One of the biggest offshore Scotland wind-farms to be approved for a £-multi-billion state susbsidy to generate electricity with a CfD contract is struggling to recruit enough staff with the right skills to build and manage the project.
The Portuguese renewable energy power company (EDPR) won CfD status for its 1,1-MW Moray Firth East wind farm four years ago.
They have appointed the main contractor and cable-laying-designate contractors, but still need to recruit STEM and management staff to add to the 40-strong workforce at its Scottish head office in Edinburgh.
About half the staff employed in EDPR in Scotland are EU-nationals – who face losing their jobs in the hard-Brexit being negotiated by the UK government in its British Independence bilateral talks with the EU-bloc
The Moray Offshore Renewables wind-turbine farm – which is a special purpose joint venture vehicle owned between EDPR (67%) and Repsol (33%) – will be capable to meeting the electricity needs of 700,000 households when built, some 15 miles offshore
But the company admitted yesterday in its Moray Firth East wind farm supply chain policy – which has been lodged with the Brit-Govt’s BEIS department – that it has failed to find the right number of calibre of job-seekers, despite collaborating with Scot-Govt jobs quangos such as Scottish and Highlands Enterprise.
It said: “The number of <Scottish> offshore projects has increased substantially this decade.However, the number of people with skills relevant to offshore construction are limited.
“Understanding this skills gap and taking actions is vital ensure a sustainable skills supply for the <Scottish renewables offshore> sector is vital.
“As (not) shown in Annex 19, we have identified a range of skill-sets and job-families anticipated to be difficult to recruit. These positions include high-voltage senior authorised persons (SAPs), commissioning engineers, control room operators, marine co-ordinators/ shipping officers and supply-boat deck crew members.
“With a limited recruitment pool of people experience in offshore development projects, recruiting staff solely from oil and gas and/or other renewable energy developments does not provide a sustainable workforce – and generates counter-product results through rapid turnover and un-sustainable competition for skilled recruits.”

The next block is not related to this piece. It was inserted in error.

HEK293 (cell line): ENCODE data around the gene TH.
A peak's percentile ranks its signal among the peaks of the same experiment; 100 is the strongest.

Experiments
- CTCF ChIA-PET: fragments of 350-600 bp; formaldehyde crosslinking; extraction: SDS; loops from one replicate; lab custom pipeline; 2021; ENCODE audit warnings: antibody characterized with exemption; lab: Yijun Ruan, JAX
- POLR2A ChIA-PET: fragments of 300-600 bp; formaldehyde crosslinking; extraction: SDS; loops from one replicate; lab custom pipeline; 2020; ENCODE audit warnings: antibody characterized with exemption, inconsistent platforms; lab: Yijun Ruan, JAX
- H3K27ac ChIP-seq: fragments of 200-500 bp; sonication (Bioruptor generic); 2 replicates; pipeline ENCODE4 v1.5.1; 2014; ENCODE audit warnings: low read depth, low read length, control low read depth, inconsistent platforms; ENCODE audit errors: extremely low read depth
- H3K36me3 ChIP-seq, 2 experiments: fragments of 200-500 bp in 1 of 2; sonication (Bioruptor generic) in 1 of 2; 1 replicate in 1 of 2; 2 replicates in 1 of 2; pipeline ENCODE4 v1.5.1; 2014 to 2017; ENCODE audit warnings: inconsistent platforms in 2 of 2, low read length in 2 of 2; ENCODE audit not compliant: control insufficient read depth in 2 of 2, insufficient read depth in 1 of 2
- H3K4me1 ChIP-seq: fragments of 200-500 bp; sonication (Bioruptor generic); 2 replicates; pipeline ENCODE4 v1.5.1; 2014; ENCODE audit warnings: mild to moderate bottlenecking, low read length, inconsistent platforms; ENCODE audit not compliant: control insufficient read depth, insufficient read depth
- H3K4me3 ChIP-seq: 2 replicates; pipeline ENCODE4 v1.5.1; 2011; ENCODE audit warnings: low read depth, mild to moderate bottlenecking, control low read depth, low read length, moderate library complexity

Even though EDPR runs a trainee programme and an ‘executive development programme’ for potential managers, it still has not been able to meet its skilled recruitment needs. To redress this – in part – EDPR has seconded a senior manager on a four year contract to the Highlands University to help design student courses which will deliver the graduate trainees it is seeking.
EDPR is also suffering an acute imbalance in gender-recruitment – only 10% of CVs and applications come frae women, despite positive discrimination employment procedures designed to get mair women into STEM jobs in renewable energy and encouraging women to take extra-curricular courses and qualifications in communications, for example.
EDPR admits: “Simply ‘up-skilling’ internal workers is not enough to close the skills gap and – as a result – there is currently a shortage of potential employees with suitable experience and skills for offshore wind projects.”
Large parts of the EDPR offshore renewable energy supply chain and skills shortage plan have been censored by the company – especially those sections relating to how it was worked a range of British and Scottish government jobs quangos and how these have succeeded (or otherwise).
Freedom of movement of people for jobs in the EU was one of the keynote themes of the landmark Renewables After Brexit conference held at … last month.
Andy Yuill, Senior Renewable Heat Manager at Dumfries-shire-based Natural Power has joined the Chartered Institution of Building Services Engineers (CIBSE) Certification Register of Heat Network Consultants following his training and exam success.
16 Jan 2018